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Wetland Symposium

Estimating Photic Zone Depths for Management and Restoration of Submerged Macrophytes


RICH KAHL

Wisconsin Department of Natural Resources, Wildlife Research, 1350 Femrite Drive, Monona, WI 53716

Effective management and restoration of submerged macrophyte communities often depends on an accurate and meaningful estimate of water clarity. Most studies report water clarity as light attenuation coefficients (AC's) derived from measuring light availability at a single depth or as Secchi transparencies. A few studies use these parameters to indirectly estimate the 1% photic zone based on previously documented relationships between these parameters. Yet submerged macrophytes may require 5-10% of surface light (i.e., the 5% or 10% photic zone), not the 1% commonly used to define the photic zone. I investigated the feasibility of using a regression equation based on the empirical equation for light attenuation in pure water to estimate the 5% and 10% photic zones from light availability measured at regular intervals through the water column. The regression equation used 'ln(Iz/Io)' and 'z' as the dependent and independent variables, respectively, from the empirical equation:

n = ln(Iz/Io)/z,

where,


n = AC,
Io = light intensity at water surface,
Iz = light intensity at depth z,
z = depth in meters.

By setting the intercept = 0, the AC (n) equals the slope of the regression equation and any given photic zone depth can be estimated by:

z = ln(Iz/Io)/n.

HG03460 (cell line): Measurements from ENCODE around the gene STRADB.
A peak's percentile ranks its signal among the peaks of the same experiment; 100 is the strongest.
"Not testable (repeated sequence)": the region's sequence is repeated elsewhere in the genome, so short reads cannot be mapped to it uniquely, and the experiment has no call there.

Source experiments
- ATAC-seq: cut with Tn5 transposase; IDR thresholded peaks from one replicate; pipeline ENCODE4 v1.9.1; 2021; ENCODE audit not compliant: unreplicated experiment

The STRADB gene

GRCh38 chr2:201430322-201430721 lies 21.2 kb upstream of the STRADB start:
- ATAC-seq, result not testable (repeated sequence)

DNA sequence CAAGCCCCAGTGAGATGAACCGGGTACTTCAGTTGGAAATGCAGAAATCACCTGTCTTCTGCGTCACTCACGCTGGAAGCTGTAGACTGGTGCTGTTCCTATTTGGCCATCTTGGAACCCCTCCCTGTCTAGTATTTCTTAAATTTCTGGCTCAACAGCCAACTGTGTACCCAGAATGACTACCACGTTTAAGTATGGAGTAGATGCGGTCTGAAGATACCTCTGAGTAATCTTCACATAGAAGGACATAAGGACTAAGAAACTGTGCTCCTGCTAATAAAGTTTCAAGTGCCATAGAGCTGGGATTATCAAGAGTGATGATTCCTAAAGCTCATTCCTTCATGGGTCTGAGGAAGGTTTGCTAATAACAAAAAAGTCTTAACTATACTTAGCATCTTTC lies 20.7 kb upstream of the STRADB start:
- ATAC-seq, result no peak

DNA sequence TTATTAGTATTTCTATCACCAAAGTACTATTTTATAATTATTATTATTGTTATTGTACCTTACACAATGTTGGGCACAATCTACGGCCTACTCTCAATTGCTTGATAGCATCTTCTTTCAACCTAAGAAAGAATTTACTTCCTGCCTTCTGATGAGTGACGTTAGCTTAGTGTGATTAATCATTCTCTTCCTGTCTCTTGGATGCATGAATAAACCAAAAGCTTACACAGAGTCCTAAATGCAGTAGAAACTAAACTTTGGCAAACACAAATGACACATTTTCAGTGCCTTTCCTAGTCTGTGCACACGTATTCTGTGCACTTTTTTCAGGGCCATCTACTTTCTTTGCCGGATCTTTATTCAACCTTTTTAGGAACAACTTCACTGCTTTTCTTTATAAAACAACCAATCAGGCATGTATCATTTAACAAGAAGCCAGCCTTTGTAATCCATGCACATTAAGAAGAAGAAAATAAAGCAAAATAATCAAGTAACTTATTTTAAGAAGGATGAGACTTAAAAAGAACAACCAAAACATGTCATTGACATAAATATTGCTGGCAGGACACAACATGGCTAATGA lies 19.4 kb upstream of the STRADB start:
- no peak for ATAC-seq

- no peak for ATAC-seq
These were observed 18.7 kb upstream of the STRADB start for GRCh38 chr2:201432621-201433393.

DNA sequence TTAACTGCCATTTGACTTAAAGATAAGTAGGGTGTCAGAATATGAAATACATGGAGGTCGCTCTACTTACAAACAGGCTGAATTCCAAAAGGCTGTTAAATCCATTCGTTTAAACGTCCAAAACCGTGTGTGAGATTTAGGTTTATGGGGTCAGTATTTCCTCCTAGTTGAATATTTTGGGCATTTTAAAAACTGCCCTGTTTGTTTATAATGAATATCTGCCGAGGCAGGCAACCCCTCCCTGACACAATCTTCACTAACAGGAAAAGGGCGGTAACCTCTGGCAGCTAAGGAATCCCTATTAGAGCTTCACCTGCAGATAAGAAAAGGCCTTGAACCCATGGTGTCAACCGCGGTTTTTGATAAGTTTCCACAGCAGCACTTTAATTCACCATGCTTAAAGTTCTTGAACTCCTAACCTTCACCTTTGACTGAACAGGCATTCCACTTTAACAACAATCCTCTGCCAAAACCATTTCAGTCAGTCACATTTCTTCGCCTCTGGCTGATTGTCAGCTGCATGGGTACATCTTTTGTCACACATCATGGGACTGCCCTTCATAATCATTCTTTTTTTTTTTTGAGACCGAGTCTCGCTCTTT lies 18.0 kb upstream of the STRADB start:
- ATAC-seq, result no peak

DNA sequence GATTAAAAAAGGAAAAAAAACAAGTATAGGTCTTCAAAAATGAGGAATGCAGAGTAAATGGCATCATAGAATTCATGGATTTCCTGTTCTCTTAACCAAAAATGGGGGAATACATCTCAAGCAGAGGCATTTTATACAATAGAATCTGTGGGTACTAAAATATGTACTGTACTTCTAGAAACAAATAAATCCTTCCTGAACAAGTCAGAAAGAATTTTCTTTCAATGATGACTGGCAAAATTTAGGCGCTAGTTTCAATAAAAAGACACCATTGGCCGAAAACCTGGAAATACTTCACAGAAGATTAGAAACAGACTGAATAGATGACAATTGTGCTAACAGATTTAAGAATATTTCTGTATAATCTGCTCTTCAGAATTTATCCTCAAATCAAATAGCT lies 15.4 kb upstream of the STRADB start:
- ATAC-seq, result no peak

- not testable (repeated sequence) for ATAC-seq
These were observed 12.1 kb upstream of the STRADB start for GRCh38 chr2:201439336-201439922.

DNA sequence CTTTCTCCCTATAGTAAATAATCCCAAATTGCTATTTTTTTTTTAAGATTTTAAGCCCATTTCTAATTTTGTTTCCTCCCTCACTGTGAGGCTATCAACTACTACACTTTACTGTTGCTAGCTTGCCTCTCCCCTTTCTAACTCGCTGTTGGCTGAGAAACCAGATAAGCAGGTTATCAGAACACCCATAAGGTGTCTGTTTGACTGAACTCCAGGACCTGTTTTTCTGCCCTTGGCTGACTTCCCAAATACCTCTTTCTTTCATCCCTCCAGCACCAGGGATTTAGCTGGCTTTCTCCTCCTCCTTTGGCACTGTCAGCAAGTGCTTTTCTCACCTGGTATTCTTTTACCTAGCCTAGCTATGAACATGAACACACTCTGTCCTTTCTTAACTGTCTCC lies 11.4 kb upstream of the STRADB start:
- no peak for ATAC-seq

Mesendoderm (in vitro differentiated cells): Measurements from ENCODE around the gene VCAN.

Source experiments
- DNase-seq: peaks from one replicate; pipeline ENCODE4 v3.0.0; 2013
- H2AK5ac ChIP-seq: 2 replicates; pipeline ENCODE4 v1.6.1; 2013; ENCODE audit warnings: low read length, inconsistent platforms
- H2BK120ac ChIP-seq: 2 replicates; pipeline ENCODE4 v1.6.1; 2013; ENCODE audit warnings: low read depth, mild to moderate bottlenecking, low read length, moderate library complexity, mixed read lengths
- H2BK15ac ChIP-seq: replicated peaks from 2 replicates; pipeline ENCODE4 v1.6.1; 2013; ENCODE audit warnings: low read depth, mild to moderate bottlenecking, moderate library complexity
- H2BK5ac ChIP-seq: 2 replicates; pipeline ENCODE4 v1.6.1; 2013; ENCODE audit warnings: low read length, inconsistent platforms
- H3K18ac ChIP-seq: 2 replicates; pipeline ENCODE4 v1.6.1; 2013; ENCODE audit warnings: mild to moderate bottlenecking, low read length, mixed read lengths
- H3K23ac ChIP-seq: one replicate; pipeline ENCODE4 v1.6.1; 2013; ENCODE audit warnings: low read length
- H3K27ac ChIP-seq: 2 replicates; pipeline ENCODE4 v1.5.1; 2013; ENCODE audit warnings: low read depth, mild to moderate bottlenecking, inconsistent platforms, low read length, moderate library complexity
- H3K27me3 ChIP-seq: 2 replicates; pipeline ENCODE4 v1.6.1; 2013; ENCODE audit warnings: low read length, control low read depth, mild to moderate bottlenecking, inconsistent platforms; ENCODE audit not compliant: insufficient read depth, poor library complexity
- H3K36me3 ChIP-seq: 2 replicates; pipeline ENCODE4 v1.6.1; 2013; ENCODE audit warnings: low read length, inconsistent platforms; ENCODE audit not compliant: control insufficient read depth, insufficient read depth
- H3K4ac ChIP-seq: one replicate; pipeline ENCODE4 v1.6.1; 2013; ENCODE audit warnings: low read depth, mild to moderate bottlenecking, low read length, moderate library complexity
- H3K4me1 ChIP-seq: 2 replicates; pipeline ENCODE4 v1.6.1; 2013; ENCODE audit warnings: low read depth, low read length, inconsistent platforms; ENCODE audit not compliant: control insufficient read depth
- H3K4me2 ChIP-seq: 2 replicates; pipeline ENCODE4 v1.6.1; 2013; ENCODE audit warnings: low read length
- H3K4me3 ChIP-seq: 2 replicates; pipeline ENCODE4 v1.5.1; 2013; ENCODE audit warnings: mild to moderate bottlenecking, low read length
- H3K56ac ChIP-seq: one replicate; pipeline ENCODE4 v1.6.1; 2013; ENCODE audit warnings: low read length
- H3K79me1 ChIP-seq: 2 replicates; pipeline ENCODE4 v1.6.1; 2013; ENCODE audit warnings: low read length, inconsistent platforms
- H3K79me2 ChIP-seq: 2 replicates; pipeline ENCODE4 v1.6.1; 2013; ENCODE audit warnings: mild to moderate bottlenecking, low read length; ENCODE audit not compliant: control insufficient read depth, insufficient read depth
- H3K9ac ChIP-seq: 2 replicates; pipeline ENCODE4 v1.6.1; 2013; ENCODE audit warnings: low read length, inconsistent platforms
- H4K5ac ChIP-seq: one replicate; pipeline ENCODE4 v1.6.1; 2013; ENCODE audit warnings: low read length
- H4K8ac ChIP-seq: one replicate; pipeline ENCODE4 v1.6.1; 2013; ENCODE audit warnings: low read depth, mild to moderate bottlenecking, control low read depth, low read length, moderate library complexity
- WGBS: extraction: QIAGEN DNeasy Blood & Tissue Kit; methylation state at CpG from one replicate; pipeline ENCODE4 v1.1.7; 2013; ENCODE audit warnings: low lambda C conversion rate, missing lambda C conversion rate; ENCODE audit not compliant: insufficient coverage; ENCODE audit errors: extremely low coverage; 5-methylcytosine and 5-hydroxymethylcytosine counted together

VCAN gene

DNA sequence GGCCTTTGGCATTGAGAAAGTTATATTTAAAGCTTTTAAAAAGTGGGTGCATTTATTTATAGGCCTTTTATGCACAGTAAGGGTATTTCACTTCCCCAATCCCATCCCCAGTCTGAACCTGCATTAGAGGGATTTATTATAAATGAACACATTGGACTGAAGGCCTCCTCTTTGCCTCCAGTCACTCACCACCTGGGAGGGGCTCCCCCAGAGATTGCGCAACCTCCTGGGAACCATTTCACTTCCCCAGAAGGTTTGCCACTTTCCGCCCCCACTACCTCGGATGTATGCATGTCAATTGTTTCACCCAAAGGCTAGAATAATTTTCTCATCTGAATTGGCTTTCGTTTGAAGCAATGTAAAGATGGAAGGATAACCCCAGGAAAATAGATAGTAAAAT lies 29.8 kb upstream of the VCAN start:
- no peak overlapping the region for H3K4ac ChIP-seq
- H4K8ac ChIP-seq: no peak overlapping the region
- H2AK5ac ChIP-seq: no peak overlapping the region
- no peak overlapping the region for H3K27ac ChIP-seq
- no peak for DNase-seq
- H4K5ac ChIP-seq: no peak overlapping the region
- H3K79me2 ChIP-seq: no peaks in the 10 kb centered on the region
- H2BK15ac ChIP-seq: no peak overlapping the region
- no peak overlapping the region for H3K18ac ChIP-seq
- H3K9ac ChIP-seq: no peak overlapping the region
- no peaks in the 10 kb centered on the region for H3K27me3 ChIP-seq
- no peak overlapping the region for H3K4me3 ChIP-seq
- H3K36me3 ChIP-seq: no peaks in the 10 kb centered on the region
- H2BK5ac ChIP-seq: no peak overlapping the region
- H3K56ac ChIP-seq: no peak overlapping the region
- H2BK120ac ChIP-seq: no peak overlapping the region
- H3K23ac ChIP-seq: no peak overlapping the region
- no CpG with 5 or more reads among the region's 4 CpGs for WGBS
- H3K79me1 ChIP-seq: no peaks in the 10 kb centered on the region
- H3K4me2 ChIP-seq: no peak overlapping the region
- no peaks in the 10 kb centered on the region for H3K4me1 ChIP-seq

I measured percent of surface light available at 15 cm intervals through the water column for three sampling locations on each of four-six study lakes biweekly from April-August, 1986-91. From these, four site-year combinations were randomly selected for the following analyses. For each sampling site and date, the regression equation was used to predict the 5% and 10% photic zones and test the strength of the regression based on the empirical light attenuation equation. I then investigated whether AC's and estimates of the 5% and 10% photic zones calculated for the 45, 105, and 150 cm sampling depths differed among these depths. The regression analysis yielded r2's >0.98 (P = 0.0001) for all sampling sites and dates. AC's and photic zones varied among the three depths for the four sampling sites pooled (P = 0.0001), but the AC's and photic zones differed for only two of the sites individually (P <0.05). For the pooled data, mean estimates of the 5% and 10% photic zones from the AC's differed by 28 and 22 cm, respectively, between the 45 and 150 cm sampling depths. For sites and dates with known 5% or 10% photic zone depths, estimates from the regression equation and from the AC's for the 105 cm sampling depth predicted these photic zones with equal accuracy. However, estimates from AC's for 45 and 150 cm sampling depths were not as reliable, with the 45 cm sampling depth occasionally leading to large errors. Therefore, AC's derived from light availability at a single depth are not representative of the entire water column and probably are not comparable among studies, especially if sampled at different depths or sites with considerably different water clarity. The 5-10% submerged macrophyte photic zones estimated by the regression equation provide wetland managers with more consistent and meaningful assessments of water clarity conditions, expected maximum depth of colonization and abundance of submerged macrophytes, and suitability for transplanting various species.


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